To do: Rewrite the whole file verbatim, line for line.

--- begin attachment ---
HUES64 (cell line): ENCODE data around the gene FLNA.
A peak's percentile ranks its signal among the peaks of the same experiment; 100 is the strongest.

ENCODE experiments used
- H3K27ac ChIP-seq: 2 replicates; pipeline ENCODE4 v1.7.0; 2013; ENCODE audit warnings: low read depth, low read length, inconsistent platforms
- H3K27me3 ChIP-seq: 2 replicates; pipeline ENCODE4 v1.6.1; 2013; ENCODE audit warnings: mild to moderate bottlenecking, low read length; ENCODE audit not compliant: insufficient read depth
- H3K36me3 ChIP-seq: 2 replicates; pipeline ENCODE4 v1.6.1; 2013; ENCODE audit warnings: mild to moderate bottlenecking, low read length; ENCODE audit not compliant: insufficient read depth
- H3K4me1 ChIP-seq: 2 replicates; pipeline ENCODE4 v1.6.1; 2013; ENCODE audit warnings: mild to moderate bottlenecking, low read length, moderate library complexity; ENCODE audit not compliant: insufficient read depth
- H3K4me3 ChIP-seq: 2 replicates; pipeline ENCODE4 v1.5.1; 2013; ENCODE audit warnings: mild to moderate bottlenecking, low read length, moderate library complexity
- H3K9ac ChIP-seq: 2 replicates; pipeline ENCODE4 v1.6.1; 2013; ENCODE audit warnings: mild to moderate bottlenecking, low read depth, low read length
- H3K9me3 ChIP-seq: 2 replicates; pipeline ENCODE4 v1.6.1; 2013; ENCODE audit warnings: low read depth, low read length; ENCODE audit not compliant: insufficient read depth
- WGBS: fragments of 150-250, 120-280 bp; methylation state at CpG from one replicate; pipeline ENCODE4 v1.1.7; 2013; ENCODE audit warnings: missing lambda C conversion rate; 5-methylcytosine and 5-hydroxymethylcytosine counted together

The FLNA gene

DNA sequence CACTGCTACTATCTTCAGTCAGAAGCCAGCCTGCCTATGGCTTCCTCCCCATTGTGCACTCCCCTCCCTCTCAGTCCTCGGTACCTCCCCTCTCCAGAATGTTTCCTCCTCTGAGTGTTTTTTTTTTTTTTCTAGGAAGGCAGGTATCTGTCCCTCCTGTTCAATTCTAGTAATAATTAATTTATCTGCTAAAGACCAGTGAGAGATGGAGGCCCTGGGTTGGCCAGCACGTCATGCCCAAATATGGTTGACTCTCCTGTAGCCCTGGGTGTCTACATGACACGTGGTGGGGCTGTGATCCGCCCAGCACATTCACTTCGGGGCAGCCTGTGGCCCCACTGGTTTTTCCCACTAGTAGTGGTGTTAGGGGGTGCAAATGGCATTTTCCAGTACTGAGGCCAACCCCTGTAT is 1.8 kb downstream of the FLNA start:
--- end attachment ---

HUES64 (cell line): ENCODE data around the gene FLNA.
A peak's percentile ranks its signal among the peaks of the same experiment; 100 is the strongest.

ENCODE experiments used
- H3K27ac ChIP-seq: 2 replicates; pipeline ENCODE4 v1.7.0; 2013; ENCODE audit warnings: low read depth, low read length, inconsistent platforms
- H3K27me3 ChIP-seq: 2 replicates; pipeline ENCODE4 v1.6.1; 2013; ENCODE audit warnings: mild to moderate bottlenecking, low read length; ENCODE audit not compliant: insufficient read depth
- H3K36me3 ChIP-seq: 2 replicates; pipeline ENCODE4 v1.6.1; 2013; ENCODE audit warnings: mild to moderate bottlenecking, low read length; ENCODE audit not compliant: insufficient read depth
- H3K4me1 ChIP-seq: 2 replicates; pipeline ENCODE4 v1.6.1; 2013; ENCODE audit warnings: mild to moderate bottlenecking, low read length, moderate library complexity; ENCODE audit not compliant: insufficient read depth
- H3K4me3 ChIP-seq: 2 replicates; pipeline ENCODE4 v1.5.1; 2013; ENCODE audit warnings: mild to moderate bottlenecking, low read length, moderate library complexity
- H3K9ac ChIP-seq: 2 replicates; pipeline ENCODE4 v1.6.1; 2013; ENCODE audit warnings: mild to moderate bottlenecking, low read depth, low read length
- H3K9me3 ChIP-seq: 2 replicates; pipeline ENCODE4 v1.6.1; 2013; ENCODE audit warnings: low read depth, low read length; ENCODE audit not compliant: insufficient read depth
- WGBS: fragments of 150-250, 120-280 bp; methylation state at CpG from one replicate; pipeline ENCODE4 v1.1.7; 2013; ENCODE audit warnings: missing lambda C conversion rate; 5-methylcytosine and 5-hydroxymethylcytosine counted together

The FLNA gene

DNA sequence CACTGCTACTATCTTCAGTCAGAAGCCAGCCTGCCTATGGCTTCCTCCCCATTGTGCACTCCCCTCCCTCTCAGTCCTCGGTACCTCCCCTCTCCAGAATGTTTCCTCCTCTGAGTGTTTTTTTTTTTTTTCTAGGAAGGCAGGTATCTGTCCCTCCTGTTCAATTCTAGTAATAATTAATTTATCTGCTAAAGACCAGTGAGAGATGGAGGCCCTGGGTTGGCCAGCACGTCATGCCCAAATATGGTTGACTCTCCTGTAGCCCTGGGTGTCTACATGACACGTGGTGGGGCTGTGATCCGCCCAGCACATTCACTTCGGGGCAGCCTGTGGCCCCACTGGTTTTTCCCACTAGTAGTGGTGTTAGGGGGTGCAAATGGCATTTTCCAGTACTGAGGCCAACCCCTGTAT is 1.8 kb downstream of the FLNA start: